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Mountain Journal

Environment, news, culture from the Australian Alps

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traditional owners

Taungurung people to jointly manage Buffalo and part of Alpine National Park

On 26 October 2018 the Victorian Government, the Taungurung Land and Waters Council Aboriginal Corporation (TLaWCAC), and the Taungurung Traditional Owner group signed a suite of agreements under the Traditional Owner Settlement Act 2010 (Vic), and related legislation. The agreement was signed after a 15-year campaign by traditional owners and three years of settlement negotiations.

The Recognition and Settlement Agreement has now come into effect. This means that ownership of nine Victorian parks and reserves, include Mt Buffalo National Park and a section of the Alpine National Park, and up to five surplus public land parcels have been transferred to the Taungurung Traditional Owner Group.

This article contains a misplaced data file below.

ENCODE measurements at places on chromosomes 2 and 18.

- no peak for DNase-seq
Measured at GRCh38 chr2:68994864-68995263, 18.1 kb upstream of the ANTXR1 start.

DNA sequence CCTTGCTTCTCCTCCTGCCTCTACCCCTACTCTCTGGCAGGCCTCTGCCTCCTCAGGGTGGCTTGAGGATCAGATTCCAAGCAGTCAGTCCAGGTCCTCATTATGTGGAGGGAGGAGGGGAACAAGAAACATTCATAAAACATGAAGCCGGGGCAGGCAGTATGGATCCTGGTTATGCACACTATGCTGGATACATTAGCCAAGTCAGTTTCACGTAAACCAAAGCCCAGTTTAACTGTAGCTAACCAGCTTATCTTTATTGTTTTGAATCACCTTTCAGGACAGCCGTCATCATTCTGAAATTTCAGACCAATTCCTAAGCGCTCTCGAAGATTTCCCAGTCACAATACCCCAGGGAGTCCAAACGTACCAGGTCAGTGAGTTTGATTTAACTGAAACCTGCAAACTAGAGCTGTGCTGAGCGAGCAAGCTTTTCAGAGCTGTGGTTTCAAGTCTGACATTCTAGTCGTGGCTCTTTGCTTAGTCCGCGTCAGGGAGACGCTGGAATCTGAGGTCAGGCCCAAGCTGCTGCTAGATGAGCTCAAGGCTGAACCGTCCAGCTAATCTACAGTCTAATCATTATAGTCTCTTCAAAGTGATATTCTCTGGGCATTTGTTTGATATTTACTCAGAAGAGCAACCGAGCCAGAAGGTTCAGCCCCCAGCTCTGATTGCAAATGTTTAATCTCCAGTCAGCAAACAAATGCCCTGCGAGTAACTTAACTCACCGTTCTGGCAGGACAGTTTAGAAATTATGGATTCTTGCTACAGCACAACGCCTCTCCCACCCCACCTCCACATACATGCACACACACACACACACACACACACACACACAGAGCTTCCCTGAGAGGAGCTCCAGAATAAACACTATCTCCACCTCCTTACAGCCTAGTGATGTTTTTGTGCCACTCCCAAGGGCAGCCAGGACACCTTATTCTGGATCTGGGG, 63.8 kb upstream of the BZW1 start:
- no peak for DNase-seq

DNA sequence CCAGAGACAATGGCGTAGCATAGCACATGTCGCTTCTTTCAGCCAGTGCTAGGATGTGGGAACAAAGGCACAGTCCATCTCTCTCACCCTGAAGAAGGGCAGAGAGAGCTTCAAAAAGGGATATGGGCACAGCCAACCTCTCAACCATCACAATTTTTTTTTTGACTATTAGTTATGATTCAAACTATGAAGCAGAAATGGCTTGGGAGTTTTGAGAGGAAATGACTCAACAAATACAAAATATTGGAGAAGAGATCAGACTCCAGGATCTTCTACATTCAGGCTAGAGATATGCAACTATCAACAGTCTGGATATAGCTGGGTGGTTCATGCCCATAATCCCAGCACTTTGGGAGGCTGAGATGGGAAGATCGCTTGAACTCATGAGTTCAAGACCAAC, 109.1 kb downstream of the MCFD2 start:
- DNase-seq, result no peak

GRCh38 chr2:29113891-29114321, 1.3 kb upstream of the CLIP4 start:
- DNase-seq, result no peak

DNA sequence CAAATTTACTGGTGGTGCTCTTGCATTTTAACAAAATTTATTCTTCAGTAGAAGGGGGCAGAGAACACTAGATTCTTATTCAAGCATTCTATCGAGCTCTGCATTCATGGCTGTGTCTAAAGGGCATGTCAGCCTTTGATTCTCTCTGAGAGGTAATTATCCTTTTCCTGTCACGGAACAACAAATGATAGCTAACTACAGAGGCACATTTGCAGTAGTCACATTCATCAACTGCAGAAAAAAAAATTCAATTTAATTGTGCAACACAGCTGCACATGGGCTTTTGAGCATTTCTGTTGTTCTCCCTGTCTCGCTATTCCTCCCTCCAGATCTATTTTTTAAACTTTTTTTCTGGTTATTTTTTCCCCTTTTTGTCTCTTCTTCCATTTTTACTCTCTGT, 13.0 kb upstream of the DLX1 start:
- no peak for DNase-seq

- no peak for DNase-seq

Continue reading “Taungurung people to jointly manage Buffalo and part of Alpine National Park”

Traditional names for ‘Australian’ mountains

I am keenly aware that no Aboriginal group or nation ever ceded it’s land to the colonisers. So those of us living in Australia are all living on stolen land. There is a lot of unfinished business that needs to be resolved, starting with negotiating a meaningful treaty between First Nations and the rest of the people living on this continent.

For a long time, indigenous people and traditions were white washed out of mainstream narratives about the mountains. As traditional owner groups reassert their connection to Country, that is slowly changing, and we can see it across the Alps. The first Aboriginal person I knew who had a strong connection to the mountains was Eddie Kneebone, who I met through our campaign work in north east Victoria in the 1990s. He had an astonishing depth of knowledge. He was instrumental in the campaign to have the Niggerheads on the Bogong High Plains renamed. It got me thinking about the power of language and names.

Continue reading “Traditional names for ‘Australian’ mountains”